It’s All in the Attitude: How I Found Professional Zen
At the moment, I have several writing projects I need to finish by the end of the week with two tiny boys clamoring for attention AND sandwiches. I just checked my email, and discovered that two drafts I submitted in the middle of last month have been returned with comments – and I need to send the revised versions in an hour or two. I also found a couple of voicemail messages on my smartphone, care of the RingCentral VoIP phone service my brother (and business partner) insisted I have. It’s very handy, and I love it like my GoogleDrive account; but it just gave me more work to do.
A few years ago, I probably would have locked myself up in a room with a tub of Ben and Jerry’s Cherry Garcia crying about how the world is bearing down on me. Today, I just take a deep breath and start on those sandwiches while I reorganize my day.
Why I’m so cool about this now
This may seem all glib and all, but the reason why I’ve stopped having those crying jags while clutching a tub of the best ice cream in the world is because I changed one thing in my life: my attitude. Whereas I used to look at situations and think “oh no, everything is going AGAINST me,” I made the conscious decision to see the circumstances in a different light.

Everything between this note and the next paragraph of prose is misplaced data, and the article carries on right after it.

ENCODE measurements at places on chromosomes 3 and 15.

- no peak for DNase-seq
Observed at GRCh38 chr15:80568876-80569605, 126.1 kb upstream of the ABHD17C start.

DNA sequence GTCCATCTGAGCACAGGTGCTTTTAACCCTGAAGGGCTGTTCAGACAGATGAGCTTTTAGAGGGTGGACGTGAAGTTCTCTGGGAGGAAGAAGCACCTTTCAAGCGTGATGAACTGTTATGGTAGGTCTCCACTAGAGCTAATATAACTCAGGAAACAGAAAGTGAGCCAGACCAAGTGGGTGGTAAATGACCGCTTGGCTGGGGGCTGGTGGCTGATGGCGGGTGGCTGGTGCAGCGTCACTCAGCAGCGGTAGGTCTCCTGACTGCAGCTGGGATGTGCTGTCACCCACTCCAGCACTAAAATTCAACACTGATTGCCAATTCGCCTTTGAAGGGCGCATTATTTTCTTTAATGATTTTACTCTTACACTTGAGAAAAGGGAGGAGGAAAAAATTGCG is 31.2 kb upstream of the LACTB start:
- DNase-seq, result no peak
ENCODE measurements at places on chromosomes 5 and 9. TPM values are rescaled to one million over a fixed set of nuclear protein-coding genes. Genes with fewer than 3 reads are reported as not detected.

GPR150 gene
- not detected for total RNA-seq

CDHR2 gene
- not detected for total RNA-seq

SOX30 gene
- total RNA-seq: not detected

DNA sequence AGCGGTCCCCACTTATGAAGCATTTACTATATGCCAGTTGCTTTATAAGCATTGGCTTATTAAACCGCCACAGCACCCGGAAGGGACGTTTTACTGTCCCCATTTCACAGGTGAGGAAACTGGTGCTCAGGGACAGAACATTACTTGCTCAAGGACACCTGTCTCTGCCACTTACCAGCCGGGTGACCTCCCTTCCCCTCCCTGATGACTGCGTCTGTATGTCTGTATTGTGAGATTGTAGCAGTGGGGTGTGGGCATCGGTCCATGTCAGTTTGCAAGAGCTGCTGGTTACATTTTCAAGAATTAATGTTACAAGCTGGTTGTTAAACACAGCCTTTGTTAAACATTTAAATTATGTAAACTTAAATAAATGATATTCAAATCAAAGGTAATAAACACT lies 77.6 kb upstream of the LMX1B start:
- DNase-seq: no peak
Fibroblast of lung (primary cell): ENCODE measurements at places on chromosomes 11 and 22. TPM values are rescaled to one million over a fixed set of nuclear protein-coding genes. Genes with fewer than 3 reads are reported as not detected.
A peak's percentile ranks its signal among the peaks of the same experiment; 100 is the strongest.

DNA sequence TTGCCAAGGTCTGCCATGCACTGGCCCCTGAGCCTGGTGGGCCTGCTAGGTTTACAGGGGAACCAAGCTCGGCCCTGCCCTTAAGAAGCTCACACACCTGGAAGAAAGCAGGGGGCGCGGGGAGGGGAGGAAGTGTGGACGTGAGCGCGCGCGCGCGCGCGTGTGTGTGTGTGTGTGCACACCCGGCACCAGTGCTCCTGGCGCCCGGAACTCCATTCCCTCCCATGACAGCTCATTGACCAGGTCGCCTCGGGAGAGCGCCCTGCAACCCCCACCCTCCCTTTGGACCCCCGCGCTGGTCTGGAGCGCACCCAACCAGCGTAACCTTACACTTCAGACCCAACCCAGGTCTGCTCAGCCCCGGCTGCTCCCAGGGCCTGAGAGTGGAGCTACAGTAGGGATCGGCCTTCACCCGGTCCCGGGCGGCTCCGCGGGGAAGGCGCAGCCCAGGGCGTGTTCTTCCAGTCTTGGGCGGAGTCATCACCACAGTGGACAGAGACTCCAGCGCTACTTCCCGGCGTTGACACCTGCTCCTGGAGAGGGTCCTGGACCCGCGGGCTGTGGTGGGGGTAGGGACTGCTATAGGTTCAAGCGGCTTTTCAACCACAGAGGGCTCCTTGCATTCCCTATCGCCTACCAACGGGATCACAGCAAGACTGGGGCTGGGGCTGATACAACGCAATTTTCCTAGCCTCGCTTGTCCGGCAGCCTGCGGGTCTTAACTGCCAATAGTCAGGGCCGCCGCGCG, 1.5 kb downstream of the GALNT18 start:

Don’t get me wrong. I still get overwhelmed – it’s so easy to believe that there’s nothing you can do to make things turn out in your favor, especially if you’re an independent professional – but it doesn’t happen as often as it used to. I’ve learned to ask myself this very important question: “Are you ABSOLUTELY SURE that it’s the end of the world now?” And since the world clearly isn’t ending at that moment (no locusts, among other things), I assume that I can survive the challenge without resorting to an emotional breakdown.
So far, it’s worked out for me.
There are no good days or bad days…just days
One of the worst habits I had – and still have – as a writer is the tendency to get caught up in modifiers (that’s adjectives and adverbs, my non-grammarian pals). What that meant for me is that I routinely described my experiences. More often than not, I found myself categorizing my professional experiences as “good” or “bad” based on the work situation, the client, or the project. That ended up being the wrong thing to do in so many levels.
Among other things, I gave the power AND the responsibility of controlling my professional happiness to outside forces, which have no business controlling my life in the first place. When I did that, I threw myself into a roller coaster ride that never seemed to end. The other negative consequence of labeling experiences as “good” or “bad” is that it made me subscribe to a black-and-white perspective, one that viewed every endeavor as a success or failure. It was, in retrospect, not a very healthy attitude to have in the face of my career choices.
It took some time, but I finally realized that every day doesn’t have to be “good” or “bad” because it ultimately didn’t matter. I’m here right now, doing work I love doing in a way that works out for me because all those days happened.
I the boys are happy with their sandwiches and their SpongeBob DVDs, and I’m typing this in the midst of making the changes that the clients wanted in the original drafts. Calls have been returned, and I have great new resources for my writing projects. I should have another 15 minutes before something else comes up. Perfect.
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